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I have to say I do love epistolary novels. It's a difficult way to tell a story so there aren't that many good ones around, but DADDY LONG LEGS, the Jean Webster novel written in 1912, is a classic of the genre. (If this style of writing can be called a genre.)
My Penguin copy has an introduction written by Elaine Showalter:
...one of the truly modern qualities of Webster's writing is its lack of sentimentality and preachiness. Although her heroine[s] Judy and Sallie are idealistic reformers, they are also irreverent and irrepressible; although they are staunch feminists, they also take great pleasure in kid gloves, new dresses, and male company. The epistolary format of these two novels (Daddy Long Legs and Dear Enemy) allows the liveliness of women's letter-writing to cloak the radical notions of women's limitless strength and capability.
When Jerusha 'Judy' Abbott is plucked from the orphanage where she's spent her entire life and sent off to college, she is thrust into a new and very unfamiliar world. Her sponsor is a wealthy man who insists that she must write him once a month but she is never to know his real name nor will he acknowledge her letters.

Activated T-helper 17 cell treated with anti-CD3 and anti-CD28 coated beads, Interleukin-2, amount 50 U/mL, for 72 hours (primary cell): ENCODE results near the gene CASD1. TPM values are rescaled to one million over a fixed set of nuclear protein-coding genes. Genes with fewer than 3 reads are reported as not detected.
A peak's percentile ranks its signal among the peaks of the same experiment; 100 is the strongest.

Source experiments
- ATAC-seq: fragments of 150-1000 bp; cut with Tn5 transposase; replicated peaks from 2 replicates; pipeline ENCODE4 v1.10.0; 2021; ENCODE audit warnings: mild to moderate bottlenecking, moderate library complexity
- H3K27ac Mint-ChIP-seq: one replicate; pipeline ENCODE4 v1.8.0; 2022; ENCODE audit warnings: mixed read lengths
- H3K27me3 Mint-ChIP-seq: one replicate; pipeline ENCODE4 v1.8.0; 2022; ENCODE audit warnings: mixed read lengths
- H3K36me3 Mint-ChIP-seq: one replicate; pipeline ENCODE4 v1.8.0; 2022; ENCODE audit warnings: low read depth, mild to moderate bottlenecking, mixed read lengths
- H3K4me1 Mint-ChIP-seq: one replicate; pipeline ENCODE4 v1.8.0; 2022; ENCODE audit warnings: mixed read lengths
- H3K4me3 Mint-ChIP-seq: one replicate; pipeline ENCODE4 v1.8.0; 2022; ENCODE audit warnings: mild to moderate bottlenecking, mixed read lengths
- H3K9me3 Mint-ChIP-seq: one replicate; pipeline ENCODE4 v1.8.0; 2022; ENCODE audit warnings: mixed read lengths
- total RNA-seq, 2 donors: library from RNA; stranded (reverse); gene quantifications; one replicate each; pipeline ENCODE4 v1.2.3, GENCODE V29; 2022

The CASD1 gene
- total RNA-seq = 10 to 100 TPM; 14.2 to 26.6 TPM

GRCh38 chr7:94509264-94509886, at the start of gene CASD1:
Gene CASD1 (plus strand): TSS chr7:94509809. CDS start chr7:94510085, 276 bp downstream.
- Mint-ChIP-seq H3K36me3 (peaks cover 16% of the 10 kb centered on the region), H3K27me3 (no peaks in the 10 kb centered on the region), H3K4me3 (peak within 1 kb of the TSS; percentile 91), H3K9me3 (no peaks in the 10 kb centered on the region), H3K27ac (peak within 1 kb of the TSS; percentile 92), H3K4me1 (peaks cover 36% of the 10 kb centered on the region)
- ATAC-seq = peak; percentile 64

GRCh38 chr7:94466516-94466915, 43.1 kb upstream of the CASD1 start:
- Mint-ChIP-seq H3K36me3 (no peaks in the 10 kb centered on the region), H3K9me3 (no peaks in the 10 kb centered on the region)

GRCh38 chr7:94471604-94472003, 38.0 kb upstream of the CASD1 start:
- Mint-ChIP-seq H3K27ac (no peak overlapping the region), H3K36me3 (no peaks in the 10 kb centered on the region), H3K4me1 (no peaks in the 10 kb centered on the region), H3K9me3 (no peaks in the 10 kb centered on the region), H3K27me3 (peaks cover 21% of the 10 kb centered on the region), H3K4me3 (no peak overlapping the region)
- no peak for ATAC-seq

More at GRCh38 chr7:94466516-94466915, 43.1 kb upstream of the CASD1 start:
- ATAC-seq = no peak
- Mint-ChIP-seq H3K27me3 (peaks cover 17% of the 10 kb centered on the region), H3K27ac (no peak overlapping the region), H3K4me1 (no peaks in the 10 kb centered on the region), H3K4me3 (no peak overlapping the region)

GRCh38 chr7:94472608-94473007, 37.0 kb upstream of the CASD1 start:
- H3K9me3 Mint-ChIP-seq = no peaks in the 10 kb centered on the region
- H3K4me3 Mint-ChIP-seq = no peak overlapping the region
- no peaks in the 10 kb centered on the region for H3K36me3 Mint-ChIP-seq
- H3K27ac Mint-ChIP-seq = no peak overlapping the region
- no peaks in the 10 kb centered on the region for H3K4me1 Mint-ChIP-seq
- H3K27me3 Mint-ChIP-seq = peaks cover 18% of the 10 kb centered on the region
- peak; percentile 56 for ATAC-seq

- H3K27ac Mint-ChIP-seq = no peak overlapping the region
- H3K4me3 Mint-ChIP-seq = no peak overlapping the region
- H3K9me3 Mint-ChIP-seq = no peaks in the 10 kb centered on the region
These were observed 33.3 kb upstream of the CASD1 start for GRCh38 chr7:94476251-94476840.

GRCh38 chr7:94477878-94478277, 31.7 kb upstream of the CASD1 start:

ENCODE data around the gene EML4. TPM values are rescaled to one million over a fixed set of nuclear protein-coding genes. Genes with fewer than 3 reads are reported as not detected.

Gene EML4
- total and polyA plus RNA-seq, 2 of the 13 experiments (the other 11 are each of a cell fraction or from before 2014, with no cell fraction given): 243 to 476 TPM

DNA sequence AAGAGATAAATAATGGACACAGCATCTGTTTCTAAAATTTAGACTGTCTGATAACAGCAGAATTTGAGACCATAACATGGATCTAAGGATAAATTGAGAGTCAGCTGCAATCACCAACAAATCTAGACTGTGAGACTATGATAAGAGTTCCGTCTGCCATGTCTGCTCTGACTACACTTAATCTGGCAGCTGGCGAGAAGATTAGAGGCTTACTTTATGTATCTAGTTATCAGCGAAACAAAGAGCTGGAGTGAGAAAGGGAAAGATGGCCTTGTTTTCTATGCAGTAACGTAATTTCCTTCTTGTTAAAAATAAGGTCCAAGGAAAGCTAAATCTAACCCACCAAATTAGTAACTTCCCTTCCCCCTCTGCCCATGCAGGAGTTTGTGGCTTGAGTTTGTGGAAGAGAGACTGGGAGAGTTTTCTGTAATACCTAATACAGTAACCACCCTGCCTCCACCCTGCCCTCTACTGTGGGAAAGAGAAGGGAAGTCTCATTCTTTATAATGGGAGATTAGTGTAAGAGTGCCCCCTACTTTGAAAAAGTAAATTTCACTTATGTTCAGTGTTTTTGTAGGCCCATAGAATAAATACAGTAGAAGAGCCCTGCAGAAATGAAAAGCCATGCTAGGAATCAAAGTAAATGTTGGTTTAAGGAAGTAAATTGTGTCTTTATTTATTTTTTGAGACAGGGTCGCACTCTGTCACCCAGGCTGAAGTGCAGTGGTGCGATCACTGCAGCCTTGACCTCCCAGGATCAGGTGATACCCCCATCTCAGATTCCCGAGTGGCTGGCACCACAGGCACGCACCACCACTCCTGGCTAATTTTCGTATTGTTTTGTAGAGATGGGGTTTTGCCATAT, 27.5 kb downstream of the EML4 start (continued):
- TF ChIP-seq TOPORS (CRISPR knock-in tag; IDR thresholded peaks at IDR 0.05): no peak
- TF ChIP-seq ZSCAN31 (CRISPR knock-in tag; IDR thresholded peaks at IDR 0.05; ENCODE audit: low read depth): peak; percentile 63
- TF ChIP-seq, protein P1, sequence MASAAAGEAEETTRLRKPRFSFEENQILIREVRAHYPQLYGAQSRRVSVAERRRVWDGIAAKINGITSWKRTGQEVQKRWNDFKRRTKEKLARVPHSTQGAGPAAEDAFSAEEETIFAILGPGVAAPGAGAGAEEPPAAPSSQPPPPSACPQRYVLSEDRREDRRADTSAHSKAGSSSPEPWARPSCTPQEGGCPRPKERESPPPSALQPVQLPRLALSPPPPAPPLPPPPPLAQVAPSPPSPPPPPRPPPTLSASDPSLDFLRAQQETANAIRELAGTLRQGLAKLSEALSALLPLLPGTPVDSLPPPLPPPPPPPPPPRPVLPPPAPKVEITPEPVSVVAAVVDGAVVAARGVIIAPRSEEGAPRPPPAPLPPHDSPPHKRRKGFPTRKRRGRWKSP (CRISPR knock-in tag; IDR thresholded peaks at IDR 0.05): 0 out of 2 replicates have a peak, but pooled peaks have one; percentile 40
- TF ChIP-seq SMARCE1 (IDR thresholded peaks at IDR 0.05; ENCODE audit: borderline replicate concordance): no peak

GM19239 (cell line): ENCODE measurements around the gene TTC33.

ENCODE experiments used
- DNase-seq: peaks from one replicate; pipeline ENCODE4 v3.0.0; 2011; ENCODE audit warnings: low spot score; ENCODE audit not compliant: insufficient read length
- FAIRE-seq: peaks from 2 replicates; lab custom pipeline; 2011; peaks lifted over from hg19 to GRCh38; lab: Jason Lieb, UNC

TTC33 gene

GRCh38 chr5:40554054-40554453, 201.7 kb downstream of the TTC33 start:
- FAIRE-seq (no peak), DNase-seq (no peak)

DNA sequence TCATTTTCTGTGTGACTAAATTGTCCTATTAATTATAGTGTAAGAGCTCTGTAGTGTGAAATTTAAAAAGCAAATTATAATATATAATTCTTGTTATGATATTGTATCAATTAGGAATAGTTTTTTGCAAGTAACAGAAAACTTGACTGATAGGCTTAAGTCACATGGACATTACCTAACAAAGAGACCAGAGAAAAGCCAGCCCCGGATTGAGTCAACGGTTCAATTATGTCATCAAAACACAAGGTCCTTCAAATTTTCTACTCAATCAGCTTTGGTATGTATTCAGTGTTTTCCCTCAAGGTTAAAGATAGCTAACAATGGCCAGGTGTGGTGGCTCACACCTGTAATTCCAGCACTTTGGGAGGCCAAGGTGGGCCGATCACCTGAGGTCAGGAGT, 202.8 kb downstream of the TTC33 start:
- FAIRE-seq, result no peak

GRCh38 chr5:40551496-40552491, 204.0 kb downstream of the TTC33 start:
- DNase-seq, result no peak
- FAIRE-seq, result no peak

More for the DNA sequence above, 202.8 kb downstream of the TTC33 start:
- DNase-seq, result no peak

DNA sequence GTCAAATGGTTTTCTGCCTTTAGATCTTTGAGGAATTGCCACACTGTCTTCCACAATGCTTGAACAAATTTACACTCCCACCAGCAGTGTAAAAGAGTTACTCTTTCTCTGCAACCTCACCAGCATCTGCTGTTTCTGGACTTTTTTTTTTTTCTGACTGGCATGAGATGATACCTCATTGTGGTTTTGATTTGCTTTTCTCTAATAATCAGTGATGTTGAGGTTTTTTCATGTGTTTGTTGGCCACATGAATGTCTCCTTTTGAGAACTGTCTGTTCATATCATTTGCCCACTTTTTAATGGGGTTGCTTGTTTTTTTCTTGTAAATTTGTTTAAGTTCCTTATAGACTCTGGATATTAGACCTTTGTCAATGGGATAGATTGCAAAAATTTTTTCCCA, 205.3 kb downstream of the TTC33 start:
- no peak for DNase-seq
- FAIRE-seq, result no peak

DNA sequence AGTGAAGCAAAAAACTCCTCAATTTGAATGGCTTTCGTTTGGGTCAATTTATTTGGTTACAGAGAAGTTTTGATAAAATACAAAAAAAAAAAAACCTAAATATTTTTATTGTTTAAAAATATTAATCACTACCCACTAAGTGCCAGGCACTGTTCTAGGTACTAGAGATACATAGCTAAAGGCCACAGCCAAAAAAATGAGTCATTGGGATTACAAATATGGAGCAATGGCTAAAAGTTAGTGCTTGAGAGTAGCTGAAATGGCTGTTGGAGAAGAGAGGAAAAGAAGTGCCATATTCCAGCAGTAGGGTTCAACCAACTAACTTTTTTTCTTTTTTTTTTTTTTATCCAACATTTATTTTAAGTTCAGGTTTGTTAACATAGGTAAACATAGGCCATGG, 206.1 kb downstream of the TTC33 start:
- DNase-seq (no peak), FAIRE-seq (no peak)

From the first achingly lonely letters to her 'Dear Daddy Long Legs' - often decorated with her own drawings - we get to know, over the next four years, the interior workings of Jerusha (now called Judy), the vivacious, intelligent, endearingly self-possessed young woman and would-be writer who will steal not only her benefactor's heart but ours as well.
I love this book and re-read it just last night on the fly. It's a quick read, a fun way to spend an evening. Developing a story entirely in letters only from one point of view - since Daddy Long Legs never responds until the very end - can't have been an easy thing to do and yet Jean Webster makes it look effortless. It's as natural as if you'd happened upon a cache of letters and began reading them and got caught up in the story of an awkward girl growing into womanhood right before your very eyes. Amazingly, it's all there in the letters.
Jean Webster's novel was also turned into a stage play as well as the musical film, DADDLY LONG LEGS (1955) starring Fred Astaire (who seems a natural for the part of Daddy Long Legs) and Leslie Caron.